Multimessenger Timeline Resources

  • Released Thursday, November 8, 2018
  • Updated Tuesday, November 13, 2018 at 1:29PM
  • ID: 13094

The media elements below appear in the multimessenger astronomy video "Luck Favors the Prepared."

A simple animation of a gamma ray moving through space.

Credit: NASA's Goddard Space Flight Center

This animation illustrates cosmic ray particles striking Earth's atmosphere and creating showers of particles.

Credit: NASA's Goddard Space Flight Center

An artistic animation of the Sun.

Credit: NASA's Goddard Space Flight Center

A visualization of a black hole and its surrounding accretion disk.

Credit: NASA's Goddard Space Flight Center/Jeremy Schnittman

NASA's Gamma-Ray Imaging Spectrometer (GRIS) is readied for its fifth balloon flight at Alice Springs, Australia, in 1992. The experiment made nine trips into the stratosphere for a total flight time of 223 hours.

Credit: NASA's Goddard Space Flight Center/Steve Snodgrass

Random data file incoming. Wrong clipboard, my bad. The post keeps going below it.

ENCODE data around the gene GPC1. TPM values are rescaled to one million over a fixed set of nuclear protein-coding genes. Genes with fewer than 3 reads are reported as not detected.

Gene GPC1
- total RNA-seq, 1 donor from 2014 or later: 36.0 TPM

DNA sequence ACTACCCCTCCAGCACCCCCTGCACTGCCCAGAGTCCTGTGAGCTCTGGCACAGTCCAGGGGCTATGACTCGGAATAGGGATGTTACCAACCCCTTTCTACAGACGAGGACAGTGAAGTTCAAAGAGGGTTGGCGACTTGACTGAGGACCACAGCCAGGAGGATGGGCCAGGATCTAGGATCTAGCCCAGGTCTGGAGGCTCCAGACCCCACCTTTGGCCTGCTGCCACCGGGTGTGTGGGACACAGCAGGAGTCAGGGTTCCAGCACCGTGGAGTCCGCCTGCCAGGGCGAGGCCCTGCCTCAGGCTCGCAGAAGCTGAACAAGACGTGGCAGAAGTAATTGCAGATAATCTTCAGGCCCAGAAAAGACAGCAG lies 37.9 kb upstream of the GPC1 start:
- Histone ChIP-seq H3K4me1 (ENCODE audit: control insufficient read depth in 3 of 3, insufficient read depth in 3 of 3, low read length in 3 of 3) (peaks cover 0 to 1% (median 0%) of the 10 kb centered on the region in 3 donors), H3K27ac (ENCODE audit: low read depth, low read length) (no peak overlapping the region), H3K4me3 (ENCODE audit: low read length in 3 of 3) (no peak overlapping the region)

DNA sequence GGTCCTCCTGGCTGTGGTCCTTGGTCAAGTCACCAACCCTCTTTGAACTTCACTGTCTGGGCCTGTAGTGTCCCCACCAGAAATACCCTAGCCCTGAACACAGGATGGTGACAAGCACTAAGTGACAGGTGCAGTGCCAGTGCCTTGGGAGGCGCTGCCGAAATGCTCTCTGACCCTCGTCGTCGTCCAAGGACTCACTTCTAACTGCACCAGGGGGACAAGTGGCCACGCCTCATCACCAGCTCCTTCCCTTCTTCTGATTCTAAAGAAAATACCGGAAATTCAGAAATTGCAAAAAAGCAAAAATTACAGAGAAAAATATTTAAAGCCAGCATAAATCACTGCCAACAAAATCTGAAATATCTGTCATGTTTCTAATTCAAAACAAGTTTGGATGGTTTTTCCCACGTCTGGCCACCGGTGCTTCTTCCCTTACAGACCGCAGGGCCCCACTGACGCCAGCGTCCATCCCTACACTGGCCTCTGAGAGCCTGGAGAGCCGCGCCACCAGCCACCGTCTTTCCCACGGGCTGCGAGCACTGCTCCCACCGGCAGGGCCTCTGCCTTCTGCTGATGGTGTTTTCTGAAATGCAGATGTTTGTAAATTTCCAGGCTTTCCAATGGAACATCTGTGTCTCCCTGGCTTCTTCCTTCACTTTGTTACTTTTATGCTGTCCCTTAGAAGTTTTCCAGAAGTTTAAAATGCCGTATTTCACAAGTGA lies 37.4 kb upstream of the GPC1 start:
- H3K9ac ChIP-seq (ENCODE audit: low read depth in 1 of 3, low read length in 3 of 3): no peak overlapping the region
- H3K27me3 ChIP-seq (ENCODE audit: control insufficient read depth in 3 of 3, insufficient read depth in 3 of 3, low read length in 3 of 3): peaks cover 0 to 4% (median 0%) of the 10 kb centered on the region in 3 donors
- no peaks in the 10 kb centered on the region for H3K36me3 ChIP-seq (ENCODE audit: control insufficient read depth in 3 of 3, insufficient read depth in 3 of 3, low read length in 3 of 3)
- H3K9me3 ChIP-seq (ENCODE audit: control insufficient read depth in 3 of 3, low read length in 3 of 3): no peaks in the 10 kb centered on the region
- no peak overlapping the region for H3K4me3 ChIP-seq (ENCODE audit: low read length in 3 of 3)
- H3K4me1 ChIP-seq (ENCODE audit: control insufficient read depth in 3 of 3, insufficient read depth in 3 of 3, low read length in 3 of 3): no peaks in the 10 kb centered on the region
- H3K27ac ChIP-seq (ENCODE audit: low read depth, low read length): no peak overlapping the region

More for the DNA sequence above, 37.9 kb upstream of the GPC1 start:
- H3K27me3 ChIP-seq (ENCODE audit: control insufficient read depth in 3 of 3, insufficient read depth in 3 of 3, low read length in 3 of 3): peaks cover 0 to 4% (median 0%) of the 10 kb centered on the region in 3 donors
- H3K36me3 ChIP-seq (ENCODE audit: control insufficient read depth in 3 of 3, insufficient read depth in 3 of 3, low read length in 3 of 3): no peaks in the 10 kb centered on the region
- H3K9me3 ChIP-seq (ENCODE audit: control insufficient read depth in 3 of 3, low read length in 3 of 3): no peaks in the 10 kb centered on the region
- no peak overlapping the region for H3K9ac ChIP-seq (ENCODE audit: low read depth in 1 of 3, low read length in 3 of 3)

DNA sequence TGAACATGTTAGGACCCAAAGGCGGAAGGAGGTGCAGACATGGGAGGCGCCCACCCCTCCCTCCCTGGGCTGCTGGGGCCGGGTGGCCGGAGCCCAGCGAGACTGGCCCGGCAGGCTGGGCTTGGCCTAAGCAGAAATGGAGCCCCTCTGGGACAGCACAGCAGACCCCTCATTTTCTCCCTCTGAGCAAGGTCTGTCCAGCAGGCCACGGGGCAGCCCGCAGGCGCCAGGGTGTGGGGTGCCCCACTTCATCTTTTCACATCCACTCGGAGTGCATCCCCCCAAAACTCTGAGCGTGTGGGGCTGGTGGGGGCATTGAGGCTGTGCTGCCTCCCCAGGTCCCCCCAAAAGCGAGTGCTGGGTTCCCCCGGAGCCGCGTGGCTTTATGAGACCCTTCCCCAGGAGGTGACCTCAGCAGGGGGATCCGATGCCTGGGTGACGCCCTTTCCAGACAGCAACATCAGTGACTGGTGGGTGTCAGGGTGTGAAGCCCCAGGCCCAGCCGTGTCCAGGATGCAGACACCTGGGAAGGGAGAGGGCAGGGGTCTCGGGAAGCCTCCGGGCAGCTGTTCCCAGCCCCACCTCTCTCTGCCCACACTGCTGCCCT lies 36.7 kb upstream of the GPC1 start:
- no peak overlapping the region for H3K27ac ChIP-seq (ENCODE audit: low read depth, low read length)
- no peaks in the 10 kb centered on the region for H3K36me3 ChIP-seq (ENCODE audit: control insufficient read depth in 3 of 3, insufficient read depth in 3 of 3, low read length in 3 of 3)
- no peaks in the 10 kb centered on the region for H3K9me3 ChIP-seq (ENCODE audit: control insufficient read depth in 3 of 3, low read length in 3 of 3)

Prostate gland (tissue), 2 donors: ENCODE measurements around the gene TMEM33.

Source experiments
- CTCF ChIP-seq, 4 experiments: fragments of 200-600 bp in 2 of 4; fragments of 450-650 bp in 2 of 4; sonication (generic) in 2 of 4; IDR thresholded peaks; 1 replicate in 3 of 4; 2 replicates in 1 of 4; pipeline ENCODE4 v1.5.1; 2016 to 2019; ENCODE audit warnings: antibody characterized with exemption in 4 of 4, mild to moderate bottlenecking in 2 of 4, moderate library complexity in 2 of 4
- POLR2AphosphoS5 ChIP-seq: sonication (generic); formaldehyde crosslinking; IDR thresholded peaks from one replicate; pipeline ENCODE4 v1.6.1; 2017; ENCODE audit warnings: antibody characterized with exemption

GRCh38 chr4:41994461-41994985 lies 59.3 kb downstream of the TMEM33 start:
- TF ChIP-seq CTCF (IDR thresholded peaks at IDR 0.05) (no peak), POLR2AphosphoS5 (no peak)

The Italian-Dutch satellite BeppoSAX played a crucial role in resolving the origins of gamma-ray bursts (GRBs), brief, powerful explosions initially discovered in 1967 by the U.S. Vela satellites. On Feb. 28, 1997, moments after a GRB was detected, BeppoSAX turned its X-ray telescopes to the location and spotted an X-ray afterglow -- the first GRB observation in a wavelength other than gamma rays. The satellite's accurate positions, together with other observations, showed that GRBs originate beyond our Milky Way galaxy.

Credit: BeppoSAX Science Data Center and Agenzia Spaziale Italiana

Shown here is a computer simulation of the merger of two black holes and the resulting emission of gravitational radiation. Colored fields represent a component of the curvature of space-time. The outer red sheets correspond directly to the outgoing gravitational radiation detected by gravitational-wave observatories. The brighter yellow areas near the black holes do not correspond to physical structures but generally indicate where strong non-linear gravitational-field interactions are in play.

Credit: NASA/C. Henze


Please give credit for this item to:
NASA's Goddard Space Flight Center. However, individual items should be credited as indicated above.


This visualization is related to the following missions:


This visualization can be found in the following series:

You may also like...

Loading recommendations...